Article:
Overseas migration is the movement of people in and out of Australia for the purpose of changing their country of usual residence. Overseas migrant arrivals are incoming travellers who are not currently counted in the population and who stay in Australia for 12 months or more over a 16-month period, and are then added to the population. Overseas migrant departures are outgoing travellers who are currently counted in the population and who leave Australia for 12 months or more over a 16-month period, and are then subtracted from the population. Net overseas migration is the difference between arrivals and departures and can be either positive or negative.
For Australia, population growth is the sum of natural increase and net overseas migration. For states and territories, population growth also includes net interstate migration.
Population growth rate
Population change over a period as a proportion (percentage) of the population at the beginning of the period.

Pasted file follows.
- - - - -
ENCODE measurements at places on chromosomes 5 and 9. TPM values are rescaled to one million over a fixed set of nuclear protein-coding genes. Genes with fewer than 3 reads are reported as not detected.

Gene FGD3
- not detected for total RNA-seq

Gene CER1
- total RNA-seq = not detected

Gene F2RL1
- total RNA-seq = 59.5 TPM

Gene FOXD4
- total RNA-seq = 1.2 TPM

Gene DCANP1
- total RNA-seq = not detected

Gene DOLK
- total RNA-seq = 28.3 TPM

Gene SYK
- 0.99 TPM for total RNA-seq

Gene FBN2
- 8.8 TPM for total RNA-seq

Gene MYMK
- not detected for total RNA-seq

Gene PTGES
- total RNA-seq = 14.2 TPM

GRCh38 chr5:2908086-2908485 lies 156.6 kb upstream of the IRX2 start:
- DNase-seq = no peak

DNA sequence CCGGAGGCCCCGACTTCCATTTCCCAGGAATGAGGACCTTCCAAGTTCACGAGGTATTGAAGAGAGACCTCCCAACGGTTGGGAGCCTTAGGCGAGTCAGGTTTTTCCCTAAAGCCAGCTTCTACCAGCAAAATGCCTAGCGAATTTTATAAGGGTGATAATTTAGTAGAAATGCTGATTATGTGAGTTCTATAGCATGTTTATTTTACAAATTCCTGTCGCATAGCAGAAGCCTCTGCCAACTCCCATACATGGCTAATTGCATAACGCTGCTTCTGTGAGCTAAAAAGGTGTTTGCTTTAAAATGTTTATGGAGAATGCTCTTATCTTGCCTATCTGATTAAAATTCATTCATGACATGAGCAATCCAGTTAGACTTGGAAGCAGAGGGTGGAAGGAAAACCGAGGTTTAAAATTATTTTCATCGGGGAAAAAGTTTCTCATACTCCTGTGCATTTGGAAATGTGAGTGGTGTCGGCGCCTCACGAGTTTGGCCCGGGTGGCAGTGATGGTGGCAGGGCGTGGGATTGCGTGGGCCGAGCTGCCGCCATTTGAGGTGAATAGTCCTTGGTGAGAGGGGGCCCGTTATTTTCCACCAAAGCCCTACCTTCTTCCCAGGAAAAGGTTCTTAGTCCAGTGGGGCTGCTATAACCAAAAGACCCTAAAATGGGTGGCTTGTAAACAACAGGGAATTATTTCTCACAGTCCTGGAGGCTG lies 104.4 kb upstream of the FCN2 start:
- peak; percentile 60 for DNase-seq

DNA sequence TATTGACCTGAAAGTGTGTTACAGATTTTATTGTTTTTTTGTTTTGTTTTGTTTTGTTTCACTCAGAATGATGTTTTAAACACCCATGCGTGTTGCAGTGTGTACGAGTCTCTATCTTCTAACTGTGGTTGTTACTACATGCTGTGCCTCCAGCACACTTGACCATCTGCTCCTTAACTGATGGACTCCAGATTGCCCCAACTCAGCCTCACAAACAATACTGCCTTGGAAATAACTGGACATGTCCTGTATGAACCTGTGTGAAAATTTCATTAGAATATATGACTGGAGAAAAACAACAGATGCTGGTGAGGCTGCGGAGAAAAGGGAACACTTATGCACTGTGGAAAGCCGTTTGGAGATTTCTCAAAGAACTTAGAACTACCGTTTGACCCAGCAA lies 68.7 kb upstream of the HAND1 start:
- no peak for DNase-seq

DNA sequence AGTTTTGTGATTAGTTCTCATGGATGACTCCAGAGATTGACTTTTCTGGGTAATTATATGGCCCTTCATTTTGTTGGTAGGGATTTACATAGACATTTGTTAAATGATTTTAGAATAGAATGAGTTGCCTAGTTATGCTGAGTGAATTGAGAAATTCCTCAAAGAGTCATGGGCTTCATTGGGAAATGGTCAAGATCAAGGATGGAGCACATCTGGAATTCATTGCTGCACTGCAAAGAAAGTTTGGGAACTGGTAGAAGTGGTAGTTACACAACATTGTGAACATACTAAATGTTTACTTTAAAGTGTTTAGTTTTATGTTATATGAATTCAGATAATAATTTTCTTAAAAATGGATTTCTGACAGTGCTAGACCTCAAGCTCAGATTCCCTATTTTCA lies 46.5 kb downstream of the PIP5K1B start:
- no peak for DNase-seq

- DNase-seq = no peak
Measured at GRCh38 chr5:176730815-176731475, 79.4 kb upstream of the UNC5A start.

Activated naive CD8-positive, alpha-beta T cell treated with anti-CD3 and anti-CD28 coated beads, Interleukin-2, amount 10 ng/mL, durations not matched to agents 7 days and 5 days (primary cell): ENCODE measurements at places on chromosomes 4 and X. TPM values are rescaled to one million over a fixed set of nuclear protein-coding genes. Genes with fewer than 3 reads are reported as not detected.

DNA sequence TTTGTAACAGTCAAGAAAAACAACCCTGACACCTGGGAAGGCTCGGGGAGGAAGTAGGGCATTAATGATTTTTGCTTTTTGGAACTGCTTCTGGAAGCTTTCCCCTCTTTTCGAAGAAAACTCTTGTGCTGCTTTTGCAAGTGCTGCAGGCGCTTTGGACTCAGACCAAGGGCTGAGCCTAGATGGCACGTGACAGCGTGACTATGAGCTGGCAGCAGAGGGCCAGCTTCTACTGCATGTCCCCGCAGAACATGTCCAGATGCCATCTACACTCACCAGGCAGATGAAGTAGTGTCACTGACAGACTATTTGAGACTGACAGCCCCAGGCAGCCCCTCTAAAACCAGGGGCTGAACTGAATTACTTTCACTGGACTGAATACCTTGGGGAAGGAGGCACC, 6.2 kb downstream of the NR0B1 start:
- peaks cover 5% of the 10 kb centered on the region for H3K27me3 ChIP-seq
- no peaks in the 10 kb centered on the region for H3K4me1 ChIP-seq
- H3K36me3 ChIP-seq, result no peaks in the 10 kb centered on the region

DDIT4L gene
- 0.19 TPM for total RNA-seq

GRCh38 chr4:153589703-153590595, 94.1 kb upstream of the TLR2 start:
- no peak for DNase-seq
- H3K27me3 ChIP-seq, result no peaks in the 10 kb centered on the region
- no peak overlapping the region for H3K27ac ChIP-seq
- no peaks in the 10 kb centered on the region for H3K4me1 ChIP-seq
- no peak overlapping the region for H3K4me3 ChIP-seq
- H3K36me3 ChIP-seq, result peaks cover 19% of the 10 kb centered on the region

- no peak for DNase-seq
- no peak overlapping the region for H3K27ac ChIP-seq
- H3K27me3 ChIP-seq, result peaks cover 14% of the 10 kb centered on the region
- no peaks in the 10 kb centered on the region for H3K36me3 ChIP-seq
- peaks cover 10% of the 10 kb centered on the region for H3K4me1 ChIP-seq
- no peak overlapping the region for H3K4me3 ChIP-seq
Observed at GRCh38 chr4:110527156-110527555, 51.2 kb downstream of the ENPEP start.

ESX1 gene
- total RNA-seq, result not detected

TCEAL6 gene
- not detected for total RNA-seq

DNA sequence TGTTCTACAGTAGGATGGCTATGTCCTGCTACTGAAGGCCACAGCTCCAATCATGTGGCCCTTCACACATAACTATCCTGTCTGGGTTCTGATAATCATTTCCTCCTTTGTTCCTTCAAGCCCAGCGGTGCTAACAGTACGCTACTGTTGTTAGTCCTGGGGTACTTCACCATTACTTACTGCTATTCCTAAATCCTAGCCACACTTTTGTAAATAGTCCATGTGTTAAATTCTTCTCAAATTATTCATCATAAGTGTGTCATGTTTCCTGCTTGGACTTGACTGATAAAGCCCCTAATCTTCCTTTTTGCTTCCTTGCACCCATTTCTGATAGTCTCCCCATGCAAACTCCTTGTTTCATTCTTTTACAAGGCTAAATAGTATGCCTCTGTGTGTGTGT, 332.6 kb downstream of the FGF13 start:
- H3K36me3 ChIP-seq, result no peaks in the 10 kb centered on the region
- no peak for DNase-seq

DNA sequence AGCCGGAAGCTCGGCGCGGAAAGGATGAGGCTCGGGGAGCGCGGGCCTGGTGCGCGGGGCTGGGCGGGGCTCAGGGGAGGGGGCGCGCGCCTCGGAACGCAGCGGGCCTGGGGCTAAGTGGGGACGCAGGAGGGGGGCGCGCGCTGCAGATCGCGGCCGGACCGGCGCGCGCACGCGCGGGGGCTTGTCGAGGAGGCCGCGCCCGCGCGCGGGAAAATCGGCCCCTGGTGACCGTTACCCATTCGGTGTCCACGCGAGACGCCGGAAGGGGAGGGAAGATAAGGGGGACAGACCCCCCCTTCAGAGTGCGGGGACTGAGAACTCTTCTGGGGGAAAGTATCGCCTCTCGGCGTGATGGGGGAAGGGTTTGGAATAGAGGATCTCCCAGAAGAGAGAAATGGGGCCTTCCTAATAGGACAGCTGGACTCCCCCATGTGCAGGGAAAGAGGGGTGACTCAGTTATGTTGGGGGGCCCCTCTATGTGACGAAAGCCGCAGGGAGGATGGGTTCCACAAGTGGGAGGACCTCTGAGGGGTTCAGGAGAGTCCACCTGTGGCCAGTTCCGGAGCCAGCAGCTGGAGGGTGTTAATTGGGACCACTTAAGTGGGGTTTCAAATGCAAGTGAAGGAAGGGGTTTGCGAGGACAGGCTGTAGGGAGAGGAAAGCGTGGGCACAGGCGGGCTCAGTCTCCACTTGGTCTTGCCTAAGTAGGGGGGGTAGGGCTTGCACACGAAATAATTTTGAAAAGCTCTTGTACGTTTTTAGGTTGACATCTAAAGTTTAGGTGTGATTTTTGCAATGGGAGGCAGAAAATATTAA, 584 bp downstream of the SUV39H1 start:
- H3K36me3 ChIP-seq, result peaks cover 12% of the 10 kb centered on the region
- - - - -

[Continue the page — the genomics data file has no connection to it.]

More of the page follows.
The ABS uses the cohort-component method for producing population projections of Australia, the states, territories, capital cities and balances of state. This method begins with a base population for each sex by single year of age and advances it year by year, for each year in the projection period, by applying assumptions regarding future fertility, mortality and migration. The assumptions are based on demographic trends over the past decade and longer, both in Australia and internationally. The projections are not predictions or forecasts, but are simply illustrations of the change in population which would occur if the assumptions were to prevail over the projection period. A number of projections are produced by the ABS to show a range of possible future outcomes.
Replacement level fertility is the number of babies a female would need to have over her reproductive life span to replace herself and her partner. Given the current mortality of females up to age 49 years, replacement fertility is estimated at 2.1 babies per female.
Rest of state
Within each state and territory, except for the ACT, the area not defined as being part of the Greater Capital City Statistical Area is called the Rest of state region.
The sex ratio relates to the number of males per 100 females. The sex ratio is defined for total population, at birth, at death and among age groups by appropriately selecting the numerator and denominator of the ratio.